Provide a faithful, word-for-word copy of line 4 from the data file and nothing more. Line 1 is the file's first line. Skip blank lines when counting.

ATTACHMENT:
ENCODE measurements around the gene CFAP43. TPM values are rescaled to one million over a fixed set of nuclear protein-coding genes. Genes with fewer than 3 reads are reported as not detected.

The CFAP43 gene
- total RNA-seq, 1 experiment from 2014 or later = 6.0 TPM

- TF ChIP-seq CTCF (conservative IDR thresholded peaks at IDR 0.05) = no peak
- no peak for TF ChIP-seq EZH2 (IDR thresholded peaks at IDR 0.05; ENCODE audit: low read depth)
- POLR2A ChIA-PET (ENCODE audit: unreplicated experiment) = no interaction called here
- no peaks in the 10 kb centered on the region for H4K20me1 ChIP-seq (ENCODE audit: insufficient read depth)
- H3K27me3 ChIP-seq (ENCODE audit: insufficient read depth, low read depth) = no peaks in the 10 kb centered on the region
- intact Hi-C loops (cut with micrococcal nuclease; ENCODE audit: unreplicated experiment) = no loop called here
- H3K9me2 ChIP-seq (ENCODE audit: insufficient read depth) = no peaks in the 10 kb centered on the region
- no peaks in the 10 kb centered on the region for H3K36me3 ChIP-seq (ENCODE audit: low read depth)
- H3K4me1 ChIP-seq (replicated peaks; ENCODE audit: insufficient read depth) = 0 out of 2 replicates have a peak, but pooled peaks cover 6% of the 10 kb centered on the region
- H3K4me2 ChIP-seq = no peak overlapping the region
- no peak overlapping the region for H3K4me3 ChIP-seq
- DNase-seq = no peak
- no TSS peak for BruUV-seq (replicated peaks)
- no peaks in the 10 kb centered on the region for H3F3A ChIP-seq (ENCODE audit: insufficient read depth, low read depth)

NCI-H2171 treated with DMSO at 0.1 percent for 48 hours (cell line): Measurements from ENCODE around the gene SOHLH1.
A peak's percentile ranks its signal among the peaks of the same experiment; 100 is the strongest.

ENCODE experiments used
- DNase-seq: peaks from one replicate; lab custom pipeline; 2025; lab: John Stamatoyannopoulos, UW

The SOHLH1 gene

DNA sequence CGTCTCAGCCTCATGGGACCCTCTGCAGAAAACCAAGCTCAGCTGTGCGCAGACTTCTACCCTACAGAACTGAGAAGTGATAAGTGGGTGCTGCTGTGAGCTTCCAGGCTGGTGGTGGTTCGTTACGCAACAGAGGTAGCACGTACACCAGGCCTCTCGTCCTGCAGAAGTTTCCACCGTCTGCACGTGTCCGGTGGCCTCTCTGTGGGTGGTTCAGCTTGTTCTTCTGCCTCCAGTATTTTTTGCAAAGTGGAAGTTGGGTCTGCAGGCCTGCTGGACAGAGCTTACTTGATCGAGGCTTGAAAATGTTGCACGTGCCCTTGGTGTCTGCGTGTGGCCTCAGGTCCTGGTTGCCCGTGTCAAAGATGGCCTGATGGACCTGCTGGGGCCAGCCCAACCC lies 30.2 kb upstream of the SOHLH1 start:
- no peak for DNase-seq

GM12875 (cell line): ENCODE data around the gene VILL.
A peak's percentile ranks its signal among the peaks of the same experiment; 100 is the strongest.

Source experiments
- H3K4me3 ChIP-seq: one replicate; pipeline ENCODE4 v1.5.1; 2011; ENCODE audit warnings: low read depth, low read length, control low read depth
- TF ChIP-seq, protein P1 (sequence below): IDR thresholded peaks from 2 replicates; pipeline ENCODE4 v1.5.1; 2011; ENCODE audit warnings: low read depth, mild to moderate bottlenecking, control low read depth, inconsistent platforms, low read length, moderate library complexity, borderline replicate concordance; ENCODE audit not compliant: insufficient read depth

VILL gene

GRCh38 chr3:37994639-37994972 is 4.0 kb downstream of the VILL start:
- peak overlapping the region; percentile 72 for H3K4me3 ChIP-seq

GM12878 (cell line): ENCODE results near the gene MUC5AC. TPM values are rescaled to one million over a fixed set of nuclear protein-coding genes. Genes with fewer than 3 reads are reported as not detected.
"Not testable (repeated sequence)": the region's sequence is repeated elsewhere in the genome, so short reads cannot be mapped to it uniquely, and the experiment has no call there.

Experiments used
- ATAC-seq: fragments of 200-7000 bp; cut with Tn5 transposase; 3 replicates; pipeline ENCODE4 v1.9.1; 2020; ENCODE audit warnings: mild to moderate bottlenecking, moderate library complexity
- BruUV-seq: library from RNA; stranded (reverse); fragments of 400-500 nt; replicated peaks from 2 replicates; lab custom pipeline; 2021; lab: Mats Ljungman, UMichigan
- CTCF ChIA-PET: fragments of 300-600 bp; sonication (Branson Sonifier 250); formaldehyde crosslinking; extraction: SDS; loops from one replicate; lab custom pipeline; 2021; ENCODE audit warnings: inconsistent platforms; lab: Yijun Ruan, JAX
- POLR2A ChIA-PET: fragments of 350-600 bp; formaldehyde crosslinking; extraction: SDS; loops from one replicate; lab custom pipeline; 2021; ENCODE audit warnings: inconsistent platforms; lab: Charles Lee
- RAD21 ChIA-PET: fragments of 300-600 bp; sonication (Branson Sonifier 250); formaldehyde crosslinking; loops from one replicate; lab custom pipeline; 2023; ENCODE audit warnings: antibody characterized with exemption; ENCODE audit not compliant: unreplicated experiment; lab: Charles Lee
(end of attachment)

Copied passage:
- TF ChIP-seq CTCF (conservative IDR thresholded peaks at IDR 0.05) = no peak